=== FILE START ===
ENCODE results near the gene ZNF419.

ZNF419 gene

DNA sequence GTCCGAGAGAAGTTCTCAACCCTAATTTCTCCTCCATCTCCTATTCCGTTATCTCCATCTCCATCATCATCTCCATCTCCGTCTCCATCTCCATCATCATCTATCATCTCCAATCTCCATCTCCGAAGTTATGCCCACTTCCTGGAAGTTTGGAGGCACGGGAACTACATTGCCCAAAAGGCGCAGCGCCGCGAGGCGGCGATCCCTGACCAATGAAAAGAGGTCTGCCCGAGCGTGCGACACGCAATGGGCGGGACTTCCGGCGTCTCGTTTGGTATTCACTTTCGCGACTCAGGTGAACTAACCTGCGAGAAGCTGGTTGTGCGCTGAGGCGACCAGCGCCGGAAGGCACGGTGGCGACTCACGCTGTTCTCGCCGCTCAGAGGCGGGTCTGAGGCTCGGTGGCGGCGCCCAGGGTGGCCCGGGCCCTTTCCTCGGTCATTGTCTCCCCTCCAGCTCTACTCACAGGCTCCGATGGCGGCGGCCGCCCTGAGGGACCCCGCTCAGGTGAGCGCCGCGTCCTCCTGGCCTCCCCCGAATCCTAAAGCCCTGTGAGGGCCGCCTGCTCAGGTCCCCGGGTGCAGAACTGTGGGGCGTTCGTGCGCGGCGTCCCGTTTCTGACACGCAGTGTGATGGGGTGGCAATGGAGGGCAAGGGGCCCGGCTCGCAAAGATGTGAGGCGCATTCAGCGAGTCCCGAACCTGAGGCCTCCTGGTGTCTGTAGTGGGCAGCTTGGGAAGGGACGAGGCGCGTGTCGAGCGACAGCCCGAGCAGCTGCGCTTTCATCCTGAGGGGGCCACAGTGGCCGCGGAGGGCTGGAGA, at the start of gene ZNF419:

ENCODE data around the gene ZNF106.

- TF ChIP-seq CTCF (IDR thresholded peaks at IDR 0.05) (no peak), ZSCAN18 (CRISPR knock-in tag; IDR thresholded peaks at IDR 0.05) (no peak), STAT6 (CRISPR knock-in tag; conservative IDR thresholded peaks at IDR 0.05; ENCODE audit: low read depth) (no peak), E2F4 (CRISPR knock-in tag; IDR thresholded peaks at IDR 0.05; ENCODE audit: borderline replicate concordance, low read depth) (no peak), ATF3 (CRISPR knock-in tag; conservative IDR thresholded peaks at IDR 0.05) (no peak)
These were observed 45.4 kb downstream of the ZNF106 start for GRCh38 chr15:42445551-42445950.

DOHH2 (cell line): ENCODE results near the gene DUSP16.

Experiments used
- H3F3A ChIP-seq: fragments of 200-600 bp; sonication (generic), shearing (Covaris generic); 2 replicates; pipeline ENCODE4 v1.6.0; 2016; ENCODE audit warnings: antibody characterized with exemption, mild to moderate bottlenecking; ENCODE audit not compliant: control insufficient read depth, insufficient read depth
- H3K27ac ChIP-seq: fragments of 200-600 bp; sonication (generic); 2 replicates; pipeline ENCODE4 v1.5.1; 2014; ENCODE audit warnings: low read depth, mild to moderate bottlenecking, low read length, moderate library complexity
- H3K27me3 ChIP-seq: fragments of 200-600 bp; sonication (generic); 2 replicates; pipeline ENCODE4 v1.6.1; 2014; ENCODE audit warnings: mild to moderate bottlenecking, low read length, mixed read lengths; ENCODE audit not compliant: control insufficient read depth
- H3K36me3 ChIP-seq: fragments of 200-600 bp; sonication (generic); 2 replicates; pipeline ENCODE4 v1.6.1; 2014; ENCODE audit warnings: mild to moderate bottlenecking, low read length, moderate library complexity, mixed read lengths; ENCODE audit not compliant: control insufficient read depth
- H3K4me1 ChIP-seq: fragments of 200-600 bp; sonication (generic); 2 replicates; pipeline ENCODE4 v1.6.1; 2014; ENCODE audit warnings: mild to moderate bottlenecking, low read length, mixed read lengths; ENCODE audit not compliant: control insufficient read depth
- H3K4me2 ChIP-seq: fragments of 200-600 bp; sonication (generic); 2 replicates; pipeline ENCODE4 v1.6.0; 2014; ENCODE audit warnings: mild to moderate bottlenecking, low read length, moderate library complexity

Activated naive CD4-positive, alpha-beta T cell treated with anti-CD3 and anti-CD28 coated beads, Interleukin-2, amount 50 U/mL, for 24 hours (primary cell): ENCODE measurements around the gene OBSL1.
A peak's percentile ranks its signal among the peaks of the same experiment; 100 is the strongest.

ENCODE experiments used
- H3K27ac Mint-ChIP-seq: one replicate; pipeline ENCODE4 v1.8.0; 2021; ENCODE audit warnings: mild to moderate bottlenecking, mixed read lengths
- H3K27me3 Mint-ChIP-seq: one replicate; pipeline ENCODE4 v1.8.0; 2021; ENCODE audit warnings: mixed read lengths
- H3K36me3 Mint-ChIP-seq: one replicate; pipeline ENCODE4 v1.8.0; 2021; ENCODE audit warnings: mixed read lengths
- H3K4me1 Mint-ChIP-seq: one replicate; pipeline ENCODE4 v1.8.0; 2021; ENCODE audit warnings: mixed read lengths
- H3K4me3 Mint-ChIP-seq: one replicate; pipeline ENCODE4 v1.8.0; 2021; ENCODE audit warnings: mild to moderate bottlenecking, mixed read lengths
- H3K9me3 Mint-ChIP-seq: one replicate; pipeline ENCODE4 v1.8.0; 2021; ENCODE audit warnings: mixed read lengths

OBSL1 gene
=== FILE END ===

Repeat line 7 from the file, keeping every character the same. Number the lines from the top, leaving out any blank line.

DOHH2 (cell line): ENCODE results near the gene DUSP16.